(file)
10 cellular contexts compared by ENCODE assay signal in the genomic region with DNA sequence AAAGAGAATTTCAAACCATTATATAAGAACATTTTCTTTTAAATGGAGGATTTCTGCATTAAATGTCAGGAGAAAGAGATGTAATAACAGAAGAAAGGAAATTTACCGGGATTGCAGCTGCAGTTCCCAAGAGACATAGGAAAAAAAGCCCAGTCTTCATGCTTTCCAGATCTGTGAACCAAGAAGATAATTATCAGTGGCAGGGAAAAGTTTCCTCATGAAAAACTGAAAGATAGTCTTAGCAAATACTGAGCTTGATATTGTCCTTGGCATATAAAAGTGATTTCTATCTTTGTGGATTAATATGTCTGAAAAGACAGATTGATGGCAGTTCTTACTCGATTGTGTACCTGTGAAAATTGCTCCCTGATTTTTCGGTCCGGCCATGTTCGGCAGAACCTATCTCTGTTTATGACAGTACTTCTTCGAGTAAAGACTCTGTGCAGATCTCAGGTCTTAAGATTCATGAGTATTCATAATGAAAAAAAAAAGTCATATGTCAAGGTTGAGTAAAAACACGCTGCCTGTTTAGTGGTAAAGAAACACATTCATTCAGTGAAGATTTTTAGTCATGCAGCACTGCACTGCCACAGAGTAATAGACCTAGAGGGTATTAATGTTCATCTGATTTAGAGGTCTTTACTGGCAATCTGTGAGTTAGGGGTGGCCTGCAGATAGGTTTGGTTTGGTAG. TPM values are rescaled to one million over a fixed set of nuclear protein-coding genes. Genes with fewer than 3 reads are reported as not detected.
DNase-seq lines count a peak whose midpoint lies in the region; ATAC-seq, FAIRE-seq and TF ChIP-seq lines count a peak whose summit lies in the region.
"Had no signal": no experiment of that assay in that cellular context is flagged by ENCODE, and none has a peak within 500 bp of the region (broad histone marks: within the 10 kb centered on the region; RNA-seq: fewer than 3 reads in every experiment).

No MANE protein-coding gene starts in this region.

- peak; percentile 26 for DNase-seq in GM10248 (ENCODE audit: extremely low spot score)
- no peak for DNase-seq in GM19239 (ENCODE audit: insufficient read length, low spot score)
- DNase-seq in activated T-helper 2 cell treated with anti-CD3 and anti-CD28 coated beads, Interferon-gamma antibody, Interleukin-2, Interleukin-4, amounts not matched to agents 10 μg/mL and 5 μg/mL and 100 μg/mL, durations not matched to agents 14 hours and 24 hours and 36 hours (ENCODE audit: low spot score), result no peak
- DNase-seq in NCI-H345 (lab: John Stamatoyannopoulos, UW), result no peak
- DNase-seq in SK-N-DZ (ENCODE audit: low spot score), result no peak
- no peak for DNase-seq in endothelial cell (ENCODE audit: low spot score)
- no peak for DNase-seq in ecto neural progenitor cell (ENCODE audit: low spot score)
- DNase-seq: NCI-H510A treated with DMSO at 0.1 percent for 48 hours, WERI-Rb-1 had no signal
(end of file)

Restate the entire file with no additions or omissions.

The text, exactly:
10 cellular contexts compared by ENCODE assay signal in the genomic region with DNA sequence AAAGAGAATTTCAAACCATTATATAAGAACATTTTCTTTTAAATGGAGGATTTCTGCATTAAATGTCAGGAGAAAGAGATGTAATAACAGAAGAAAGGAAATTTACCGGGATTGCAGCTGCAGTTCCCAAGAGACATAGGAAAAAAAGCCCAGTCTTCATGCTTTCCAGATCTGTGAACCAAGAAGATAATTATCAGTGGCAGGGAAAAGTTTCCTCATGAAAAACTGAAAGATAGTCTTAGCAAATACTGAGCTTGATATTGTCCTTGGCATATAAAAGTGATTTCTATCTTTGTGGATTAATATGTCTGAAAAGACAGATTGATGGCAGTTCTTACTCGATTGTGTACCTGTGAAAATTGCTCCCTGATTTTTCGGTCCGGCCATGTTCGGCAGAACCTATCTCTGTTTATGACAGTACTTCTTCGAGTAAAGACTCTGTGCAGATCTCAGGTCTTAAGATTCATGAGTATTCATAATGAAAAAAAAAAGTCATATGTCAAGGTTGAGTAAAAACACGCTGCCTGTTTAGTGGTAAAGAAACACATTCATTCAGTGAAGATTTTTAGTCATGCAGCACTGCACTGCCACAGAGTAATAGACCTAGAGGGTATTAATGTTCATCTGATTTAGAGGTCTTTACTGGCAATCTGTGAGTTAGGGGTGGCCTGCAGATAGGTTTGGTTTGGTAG. TPM values are rescaled to one million over a fixed set of nuclear protein-coding genes. Genes with fewer than 3 reads are reported as not detected.
DNase-seq lines count a peak whose midpoint lies in the region; ATAC-seq, FAIRE-seq and TF ChIP-seq lines count a peak whose summit lies in the region.
"Had no signal": no experiment of that assay in that cellular context is flagged by ENCODE, and none has a peak within 500 bp of the region (broad histone marks: within the 10 kb centered on the region; RNA-seq: fewer than 3 reads in every experiment).

No MANE protein-coding gene starts in this region.

- peak; percentile 26 for DNase-seq in GM10248 (ENCODE audit: extremely low spot score)
- no peak for DNase-seq in GM19239 (ENCODE audit: insufficient read length, low spot score)
- DNase-seq in activated T-helper 2 cell treated with anti-CD3 and anti-CD28 coated beads, Interferon-gamma antibody, Interleukin-2, Interleukin-4, amounts not matched to agents 10 μg/mL and 5 μg/mL and 100 μg/mL, durations not matched to agents 14 hours and 24 hours and 36 hours (ENCODE audit: low spot score), result no peak
- DNase-seq in NCI-H345 (lab: John Stamatoyannopoulos, UW), result no peak
- DNase-seq in SK-N-DZ (ENCODE audit: low spot score), result no peak
- no peak for DNase-seq in endothelial cell (ENCODE audit: low spot score)
- no peak for DNase-seq in ecto neural progenitor cell (ENCODE audit: low spot score)
- DNase-seq: NCI-H510A treated with DMSO at 0.1 percent for 48 hours, WERI-Rb-1 had no signal